Not one to follow trends, Ross started his career in London shooting for Honey Magazine with the ebullient fashion editor NiIke Williams and culminating in working for Tatler and Vogue Magazines with the enigmatic stylist Michael Roberts. This was followed by a stint in Paris where he worked on Glamour Magazine and for Elle Magazine, under the direction of Yves Goube a quiet yet decisive man. This period also produced the “Ombres Chinoises” series of personal work.
A return to Australia sparked a long working relationship with Vogue Magazine & later alternative title Follow Me Magazine & it was this period that produced many editorial stories produced with the illustrative Jayson Brunsdon.
A collaboration with designer Richard Allan was the catalyst which helped sate Ross’ craving for new and clever ideas. As a result, Ross developed the visual strategy for the first Mooks streetware campaign combining reportage street photography in minimal surroundings. This was the first time this photography style had been applied to advertising and the campaign became a cult with kids collecting the catalogues.
Ross went on to develop a particular ethic with functionalists Engelen Moore that has since become a standard for how we view the built environment. An archive of Engelen Moore’s work and a government commission which produced 25 photographs to celebrate the 25th anniversary of the Opera House, are some of the results of this meeting of the “like minded”.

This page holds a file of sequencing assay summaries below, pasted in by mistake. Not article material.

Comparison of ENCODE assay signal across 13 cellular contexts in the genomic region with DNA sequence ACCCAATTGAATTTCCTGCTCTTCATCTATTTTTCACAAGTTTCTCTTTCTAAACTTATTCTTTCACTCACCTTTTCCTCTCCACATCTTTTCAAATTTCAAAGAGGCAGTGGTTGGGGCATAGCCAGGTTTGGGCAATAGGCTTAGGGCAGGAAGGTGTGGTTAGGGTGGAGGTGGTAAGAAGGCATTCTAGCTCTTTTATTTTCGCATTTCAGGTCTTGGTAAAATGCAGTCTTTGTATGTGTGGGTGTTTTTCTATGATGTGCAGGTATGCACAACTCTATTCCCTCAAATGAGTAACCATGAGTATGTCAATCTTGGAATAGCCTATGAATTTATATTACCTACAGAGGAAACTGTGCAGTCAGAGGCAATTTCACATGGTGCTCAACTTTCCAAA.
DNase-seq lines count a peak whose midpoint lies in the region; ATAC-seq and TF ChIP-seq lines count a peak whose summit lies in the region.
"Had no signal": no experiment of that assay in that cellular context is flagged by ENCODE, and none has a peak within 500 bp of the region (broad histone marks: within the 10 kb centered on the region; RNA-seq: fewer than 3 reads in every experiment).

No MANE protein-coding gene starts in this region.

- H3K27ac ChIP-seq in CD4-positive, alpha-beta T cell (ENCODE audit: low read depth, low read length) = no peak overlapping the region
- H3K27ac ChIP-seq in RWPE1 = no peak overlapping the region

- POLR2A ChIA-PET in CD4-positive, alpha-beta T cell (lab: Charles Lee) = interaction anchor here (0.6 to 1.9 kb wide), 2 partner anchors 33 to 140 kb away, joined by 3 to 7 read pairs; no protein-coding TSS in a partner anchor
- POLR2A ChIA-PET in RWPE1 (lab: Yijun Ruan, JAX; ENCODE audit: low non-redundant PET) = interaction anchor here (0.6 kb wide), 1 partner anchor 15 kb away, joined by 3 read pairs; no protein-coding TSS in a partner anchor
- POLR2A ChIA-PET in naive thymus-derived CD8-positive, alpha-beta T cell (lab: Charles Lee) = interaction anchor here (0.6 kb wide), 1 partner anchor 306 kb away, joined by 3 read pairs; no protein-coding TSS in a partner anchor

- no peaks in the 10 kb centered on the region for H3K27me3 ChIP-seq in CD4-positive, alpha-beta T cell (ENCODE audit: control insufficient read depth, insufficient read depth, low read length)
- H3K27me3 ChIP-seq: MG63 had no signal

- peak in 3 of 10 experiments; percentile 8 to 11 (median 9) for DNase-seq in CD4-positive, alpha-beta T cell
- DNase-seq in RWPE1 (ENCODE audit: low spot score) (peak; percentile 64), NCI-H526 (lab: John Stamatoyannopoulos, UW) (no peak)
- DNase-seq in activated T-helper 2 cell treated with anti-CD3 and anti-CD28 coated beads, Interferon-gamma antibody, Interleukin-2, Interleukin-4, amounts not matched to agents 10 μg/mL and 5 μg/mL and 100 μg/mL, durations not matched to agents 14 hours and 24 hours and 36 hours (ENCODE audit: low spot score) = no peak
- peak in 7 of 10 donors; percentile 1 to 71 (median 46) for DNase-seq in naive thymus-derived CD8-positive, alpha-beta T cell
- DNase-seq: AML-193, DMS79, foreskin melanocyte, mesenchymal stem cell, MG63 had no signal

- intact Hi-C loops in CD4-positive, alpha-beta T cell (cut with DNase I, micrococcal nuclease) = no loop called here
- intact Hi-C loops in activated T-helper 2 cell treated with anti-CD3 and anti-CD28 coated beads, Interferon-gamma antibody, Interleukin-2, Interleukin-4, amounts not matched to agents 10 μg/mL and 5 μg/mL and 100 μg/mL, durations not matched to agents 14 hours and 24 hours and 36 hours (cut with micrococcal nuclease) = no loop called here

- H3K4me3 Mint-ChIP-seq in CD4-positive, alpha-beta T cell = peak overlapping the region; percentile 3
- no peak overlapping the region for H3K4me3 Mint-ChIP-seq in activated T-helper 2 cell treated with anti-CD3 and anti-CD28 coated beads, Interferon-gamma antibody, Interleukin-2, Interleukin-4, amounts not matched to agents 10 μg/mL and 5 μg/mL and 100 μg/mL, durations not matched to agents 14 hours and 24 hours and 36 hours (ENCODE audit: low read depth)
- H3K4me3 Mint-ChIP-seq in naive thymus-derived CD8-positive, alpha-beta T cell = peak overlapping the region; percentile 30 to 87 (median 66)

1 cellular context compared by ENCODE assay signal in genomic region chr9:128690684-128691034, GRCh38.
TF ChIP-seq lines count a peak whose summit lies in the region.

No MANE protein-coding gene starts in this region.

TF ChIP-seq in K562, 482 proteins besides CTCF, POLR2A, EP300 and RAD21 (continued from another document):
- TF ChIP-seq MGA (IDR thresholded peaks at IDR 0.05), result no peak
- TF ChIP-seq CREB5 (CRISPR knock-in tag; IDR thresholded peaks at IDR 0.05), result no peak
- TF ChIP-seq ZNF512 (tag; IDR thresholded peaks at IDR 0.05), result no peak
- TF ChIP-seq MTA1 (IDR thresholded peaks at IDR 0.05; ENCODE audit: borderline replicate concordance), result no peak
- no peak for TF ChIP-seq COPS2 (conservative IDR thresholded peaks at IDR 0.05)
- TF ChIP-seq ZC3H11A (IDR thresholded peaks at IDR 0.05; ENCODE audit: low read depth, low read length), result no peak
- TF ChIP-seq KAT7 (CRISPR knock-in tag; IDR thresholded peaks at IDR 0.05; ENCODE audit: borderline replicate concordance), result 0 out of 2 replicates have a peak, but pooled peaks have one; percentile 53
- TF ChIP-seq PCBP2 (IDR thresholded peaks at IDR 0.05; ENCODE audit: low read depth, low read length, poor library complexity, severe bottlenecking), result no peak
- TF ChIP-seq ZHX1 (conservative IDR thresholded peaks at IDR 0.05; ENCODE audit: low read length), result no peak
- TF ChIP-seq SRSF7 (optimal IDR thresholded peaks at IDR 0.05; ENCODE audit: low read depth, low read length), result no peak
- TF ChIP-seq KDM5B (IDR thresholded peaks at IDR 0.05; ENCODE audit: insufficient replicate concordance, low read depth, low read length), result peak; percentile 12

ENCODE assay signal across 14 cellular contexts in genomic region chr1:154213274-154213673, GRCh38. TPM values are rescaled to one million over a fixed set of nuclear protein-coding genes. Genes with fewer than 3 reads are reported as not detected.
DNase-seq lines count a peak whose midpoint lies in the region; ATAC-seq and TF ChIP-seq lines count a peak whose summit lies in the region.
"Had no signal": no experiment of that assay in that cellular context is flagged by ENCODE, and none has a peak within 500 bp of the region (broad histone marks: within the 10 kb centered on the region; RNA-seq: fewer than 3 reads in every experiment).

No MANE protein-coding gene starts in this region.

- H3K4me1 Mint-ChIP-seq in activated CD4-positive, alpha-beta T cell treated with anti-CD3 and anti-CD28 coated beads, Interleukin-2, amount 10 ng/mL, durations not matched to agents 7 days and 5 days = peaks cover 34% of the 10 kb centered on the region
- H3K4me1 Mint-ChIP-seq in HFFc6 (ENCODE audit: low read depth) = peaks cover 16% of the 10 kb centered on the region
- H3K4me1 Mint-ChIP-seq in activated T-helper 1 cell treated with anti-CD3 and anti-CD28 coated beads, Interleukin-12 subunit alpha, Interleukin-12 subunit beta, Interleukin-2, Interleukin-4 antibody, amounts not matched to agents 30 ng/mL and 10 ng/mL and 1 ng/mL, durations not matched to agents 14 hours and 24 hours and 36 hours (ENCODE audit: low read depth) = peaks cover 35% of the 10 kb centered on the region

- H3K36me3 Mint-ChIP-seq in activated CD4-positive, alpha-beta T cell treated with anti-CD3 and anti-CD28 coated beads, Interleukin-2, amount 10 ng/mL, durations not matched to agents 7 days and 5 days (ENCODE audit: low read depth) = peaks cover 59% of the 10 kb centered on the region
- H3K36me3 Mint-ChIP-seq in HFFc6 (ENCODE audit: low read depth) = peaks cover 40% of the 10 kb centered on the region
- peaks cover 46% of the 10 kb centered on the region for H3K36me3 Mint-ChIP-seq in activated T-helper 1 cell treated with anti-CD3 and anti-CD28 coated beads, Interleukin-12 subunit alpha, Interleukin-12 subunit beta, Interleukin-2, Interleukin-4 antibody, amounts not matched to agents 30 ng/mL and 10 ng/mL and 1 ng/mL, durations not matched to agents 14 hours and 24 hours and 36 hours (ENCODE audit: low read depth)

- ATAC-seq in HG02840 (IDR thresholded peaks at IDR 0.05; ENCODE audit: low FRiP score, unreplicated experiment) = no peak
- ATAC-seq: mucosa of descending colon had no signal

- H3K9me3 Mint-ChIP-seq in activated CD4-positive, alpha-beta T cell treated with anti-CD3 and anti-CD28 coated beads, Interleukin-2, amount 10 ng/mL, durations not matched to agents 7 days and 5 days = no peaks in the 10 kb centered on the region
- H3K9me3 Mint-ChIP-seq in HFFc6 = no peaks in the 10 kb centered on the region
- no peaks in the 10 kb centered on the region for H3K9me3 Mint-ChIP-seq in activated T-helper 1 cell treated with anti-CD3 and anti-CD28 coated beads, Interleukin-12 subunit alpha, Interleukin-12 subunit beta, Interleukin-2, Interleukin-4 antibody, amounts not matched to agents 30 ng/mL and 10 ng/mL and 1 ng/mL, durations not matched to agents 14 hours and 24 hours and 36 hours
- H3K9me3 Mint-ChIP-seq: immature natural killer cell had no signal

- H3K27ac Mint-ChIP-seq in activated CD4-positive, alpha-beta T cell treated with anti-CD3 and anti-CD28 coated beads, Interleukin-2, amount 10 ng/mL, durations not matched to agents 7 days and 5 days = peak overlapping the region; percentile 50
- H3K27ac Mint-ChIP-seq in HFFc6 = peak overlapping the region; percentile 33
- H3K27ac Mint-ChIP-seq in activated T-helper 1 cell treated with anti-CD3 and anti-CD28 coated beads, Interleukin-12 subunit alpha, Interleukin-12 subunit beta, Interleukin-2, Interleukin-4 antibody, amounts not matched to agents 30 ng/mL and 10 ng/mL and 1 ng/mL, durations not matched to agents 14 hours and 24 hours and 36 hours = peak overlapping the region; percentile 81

Simultaneously in advertising, Ross evolved the photorealism style to win the Folio Award for Best Photography for a campaign for Roche, art directed by creative force Feeder.
Recently, Ross has embellished his photography with two new personal projects; “Project X” a series of photographs featuring Ross’ slant on urban life, and “Project Y” which sees Ross again searching for new ways of expression, combining a neat composition in a search for a photographic way of interpreting a painters use of sunlight.
Ross has recently had work commissioned & acquired by the National Portrait Gallery, published in the UK by Ivory Press & has been announced the winner of the Sydney Life prize for photography, a public art competition.
Although there are many paths for the pursuer of photography to follow these days, it is unlikely one will find a more eventful road to travel than the one being paved by Ross Honeysett.